Another lawsuit has been filed in Ellis County relating to a contaminated peanut butter scare that came to light earlier this year.

The suit was filed against Conagra Foods Inc., with Tracy Lemonia alleging she bought contaminated Peter Pan brand peanut butter in Ellis County and that her child became ill.

The lawsuit alleges the peanut butter was contaminated with salmonella and was unfit for human consumption.

More than 300 cases of salmonella have been reported in 39 states since August 2006, the lawsuit reads, noting that 85 percent of the victims reported eating peanut butter.

“Defendant Conagra Foods Inc. knew or should have known their product was the source of a devastating outbreak yet did nothing to warn consumers who purchased peanut butter for their families.”

Lemonia is represented by Dallas-based law firm Gant & Hicks PLLC. The case is filed in 40th District Court and a jury trial has been requested.

In February, Dr. and Mrs. Charles Osborn of Waxahachie filed suit against Conagra, alleging the corporation’s role in the salmonella outbreak caused their two children to become ill.

The family is represented by Jenkins and Jenkins P.C., a law firm with offices in Waxahachie and Dallas.

The Osborn suit was filed Feb. 16 in 40th District Court, two days after Conagra announced a recall of its Peter Pan and Great Value peanut butter.

According to the company, action was taken Feb. 14 after “the FDA announced Peter Pan and Great Value peanut butter manufactured in ConAgra’s Georgia peanut butter plant is source of a salmonella outbreak among hundreds and possibly thousands of residents in 39 states.”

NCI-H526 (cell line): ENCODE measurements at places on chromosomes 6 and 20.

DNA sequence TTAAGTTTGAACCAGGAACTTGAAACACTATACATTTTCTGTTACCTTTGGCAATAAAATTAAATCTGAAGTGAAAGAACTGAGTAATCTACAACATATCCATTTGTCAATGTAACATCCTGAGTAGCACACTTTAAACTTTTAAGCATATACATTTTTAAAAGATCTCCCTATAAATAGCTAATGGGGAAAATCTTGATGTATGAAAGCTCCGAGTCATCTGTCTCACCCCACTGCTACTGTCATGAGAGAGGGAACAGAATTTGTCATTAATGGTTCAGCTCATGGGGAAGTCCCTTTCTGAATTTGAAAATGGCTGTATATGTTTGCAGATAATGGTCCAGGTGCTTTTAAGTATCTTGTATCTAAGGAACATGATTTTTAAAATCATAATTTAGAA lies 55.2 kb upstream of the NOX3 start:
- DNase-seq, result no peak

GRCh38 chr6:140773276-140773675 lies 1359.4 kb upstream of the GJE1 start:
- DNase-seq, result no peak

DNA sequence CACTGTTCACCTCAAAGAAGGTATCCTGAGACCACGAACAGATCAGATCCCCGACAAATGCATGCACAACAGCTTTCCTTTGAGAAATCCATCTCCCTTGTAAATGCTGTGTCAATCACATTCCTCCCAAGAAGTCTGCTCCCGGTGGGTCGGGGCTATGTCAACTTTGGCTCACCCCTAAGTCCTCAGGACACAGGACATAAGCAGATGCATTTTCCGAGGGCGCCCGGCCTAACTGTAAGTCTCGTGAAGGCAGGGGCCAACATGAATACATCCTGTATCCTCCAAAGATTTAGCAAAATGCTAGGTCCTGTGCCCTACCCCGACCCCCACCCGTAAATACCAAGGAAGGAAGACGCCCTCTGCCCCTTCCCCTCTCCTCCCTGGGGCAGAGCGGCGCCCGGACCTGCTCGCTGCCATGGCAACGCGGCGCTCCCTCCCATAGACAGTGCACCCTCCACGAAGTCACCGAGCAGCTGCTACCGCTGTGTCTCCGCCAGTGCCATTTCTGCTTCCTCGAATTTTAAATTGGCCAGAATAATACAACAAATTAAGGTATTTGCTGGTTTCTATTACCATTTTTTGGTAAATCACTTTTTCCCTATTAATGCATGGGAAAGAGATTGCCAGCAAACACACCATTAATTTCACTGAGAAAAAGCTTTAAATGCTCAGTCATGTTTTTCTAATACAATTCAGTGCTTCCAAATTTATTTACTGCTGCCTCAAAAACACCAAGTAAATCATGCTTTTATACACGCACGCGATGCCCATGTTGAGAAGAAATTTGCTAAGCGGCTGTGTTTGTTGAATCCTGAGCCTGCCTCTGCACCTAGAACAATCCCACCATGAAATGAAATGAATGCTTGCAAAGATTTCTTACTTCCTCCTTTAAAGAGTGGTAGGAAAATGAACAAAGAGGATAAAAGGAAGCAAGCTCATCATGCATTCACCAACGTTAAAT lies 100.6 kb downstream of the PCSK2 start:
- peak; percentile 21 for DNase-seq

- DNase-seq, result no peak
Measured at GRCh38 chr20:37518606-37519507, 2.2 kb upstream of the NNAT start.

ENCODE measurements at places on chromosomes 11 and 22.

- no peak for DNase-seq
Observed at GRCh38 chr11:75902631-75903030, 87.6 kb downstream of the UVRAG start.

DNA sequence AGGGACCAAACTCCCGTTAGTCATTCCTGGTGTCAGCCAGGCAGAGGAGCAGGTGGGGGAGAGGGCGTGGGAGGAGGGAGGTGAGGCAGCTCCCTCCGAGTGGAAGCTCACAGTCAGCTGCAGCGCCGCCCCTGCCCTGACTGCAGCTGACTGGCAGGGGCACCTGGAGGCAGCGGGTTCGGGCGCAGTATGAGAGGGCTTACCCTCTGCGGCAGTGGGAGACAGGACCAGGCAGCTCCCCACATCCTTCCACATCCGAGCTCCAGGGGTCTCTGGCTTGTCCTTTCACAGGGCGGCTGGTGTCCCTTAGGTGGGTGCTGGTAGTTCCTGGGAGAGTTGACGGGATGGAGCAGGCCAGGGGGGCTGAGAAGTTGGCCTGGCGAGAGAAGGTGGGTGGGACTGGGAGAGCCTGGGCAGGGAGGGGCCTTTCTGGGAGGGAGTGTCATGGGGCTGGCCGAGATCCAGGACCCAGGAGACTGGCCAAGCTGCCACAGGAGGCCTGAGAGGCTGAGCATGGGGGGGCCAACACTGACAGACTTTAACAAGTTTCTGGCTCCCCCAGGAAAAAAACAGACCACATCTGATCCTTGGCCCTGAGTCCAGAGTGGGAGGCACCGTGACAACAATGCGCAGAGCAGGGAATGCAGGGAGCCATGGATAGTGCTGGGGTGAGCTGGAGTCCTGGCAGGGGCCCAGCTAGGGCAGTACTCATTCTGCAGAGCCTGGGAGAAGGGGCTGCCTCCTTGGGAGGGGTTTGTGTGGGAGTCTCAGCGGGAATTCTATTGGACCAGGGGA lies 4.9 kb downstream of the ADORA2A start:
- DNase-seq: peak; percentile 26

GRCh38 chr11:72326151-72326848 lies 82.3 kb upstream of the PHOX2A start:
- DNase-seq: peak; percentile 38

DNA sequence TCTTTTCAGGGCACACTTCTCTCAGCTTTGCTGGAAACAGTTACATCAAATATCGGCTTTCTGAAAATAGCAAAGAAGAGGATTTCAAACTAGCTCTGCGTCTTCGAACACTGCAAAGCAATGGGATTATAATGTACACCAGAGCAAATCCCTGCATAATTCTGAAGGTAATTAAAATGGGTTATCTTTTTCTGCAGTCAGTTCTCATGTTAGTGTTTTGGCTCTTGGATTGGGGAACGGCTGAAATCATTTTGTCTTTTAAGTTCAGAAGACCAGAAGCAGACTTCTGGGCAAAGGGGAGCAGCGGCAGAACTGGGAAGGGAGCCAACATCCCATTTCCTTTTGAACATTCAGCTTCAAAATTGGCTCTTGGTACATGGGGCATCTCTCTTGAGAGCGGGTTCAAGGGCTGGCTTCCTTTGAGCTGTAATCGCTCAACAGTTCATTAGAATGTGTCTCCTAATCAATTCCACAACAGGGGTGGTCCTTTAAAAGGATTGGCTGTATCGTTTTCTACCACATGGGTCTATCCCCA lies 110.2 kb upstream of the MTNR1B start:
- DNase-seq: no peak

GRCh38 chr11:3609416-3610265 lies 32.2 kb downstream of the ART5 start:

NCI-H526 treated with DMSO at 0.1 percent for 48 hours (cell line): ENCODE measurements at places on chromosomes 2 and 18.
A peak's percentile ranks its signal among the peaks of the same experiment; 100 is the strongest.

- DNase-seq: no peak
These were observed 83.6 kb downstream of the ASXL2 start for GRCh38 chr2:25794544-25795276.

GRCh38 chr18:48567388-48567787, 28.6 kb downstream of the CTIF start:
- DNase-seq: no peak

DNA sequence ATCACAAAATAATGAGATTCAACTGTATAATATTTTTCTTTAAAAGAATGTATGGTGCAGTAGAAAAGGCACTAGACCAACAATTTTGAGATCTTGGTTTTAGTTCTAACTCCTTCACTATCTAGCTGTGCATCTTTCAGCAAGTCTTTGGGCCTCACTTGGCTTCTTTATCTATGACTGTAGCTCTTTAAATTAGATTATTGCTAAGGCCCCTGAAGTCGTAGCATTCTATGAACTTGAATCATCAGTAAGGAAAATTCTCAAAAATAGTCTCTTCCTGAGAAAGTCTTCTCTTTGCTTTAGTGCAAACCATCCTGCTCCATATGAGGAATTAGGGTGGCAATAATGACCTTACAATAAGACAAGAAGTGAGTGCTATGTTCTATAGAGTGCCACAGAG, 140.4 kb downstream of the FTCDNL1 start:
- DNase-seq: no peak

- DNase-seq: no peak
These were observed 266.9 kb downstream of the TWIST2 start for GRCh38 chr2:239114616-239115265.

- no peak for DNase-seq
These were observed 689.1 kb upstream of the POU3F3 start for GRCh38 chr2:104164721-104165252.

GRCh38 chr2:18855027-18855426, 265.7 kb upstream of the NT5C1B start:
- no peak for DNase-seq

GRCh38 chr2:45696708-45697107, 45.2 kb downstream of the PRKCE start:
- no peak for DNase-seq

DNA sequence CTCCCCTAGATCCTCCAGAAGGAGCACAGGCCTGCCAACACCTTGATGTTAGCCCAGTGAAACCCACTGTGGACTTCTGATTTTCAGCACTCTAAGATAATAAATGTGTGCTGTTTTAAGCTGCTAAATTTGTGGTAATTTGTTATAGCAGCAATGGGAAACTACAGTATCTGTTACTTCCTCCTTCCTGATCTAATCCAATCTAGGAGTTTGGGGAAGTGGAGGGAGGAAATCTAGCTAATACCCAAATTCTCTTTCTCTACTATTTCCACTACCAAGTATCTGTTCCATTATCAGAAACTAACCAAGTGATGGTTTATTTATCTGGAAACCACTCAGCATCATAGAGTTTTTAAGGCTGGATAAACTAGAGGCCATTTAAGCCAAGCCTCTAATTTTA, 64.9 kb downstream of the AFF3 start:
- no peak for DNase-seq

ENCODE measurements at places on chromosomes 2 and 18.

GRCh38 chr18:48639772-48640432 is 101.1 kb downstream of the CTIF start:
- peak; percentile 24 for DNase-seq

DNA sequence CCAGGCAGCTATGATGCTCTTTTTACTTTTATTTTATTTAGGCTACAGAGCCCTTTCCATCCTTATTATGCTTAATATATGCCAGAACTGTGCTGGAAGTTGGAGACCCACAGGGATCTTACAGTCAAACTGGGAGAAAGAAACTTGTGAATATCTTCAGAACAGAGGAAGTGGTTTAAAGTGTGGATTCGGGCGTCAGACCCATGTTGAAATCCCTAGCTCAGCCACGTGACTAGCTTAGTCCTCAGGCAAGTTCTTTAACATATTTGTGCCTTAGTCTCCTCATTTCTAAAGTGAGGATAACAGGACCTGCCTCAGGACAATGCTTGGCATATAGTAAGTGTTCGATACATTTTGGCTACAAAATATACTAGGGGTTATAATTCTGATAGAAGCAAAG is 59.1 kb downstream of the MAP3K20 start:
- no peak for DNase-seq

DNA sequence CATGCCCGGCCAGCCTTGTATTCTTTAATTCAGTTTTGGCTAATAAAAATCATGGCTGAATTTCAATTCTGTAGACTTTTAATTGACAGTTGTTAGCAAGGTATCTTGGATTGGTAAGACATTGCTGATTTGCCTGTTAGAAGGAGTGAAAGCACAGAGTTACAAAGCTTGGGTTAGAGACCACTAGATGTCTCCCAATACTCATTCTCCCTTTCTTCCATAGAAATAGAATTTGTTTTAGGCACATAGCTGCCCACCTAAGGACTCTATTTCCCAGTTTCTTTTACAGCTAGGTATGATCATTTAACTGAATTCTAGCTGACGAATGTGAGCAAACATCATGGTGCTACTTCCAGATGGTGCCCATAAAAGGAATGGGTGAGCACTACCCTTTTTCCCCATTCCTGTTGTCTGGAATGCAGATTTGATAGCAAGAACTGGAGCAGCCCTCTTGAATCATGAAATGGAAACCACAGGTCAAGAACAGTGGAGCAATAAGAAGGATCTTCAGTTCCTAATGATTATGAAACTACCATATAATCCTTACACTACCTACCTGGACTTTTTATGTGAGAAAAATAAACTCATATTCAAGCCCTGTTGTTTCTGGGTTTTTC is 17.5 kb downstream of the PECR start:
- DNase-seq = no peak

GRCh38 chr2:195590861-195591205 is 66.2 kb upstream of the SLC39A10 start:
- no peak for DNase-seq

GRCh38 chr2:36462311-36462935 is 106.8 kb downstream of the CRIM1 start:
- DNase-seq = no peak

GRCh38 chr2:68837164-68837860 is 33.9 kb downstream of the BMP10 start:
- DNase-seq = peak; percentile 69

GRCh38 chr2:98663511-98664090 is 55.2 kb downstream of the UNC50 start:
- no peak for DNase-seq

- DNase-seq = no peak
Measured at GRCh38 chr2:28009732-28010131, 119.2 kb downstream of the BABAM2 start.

The recalled product was identified by batch No. 2111.

“I’m troubled by this fact scenario,” said Clay Jenkins, the family’s attorney in a press conference at the time, “that they (ConAgra Foods) admit, from August until now, we have had an outbreak of 300 reported, CDC tracked, salmonella cases, 85 percent of which can be traced back to people who ate either Great Value or Peter Pan batch 2111 peanut butter.”

According to the Centers for Disease Control’s Salmonellosis - Outbreak Investigation, February 2007 report, 290 people across 39 states had been reported with salmonella Tennessee, the type of salmonella involved in the outbreak.

“Among 185 patients for whom clinical information is available, 44 (24 percent) were hospitalized. There have been no reports of deaths attributed to this infection. Onset dates, which are known for 171 patients, ranged from Aug. 1, 2006, to Jan. 30, 2007,” the investigation report said.

“Most persons infected with salmonella develop diarrhea, fever and abdominal cramps 12 to 72 hours after infection,” according to the Centers for Disease Control Web site. “The illness usually lasts four to seven days, and most persons recover without treatment. However, in some persons the diarrhea may be so severe that the patient needs to be hospitalized. The elderly, infants and those with impaired immune systems are more likely to have a severe illness.”

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Daily Light staff writer Anthony Trojan contributed to this report.

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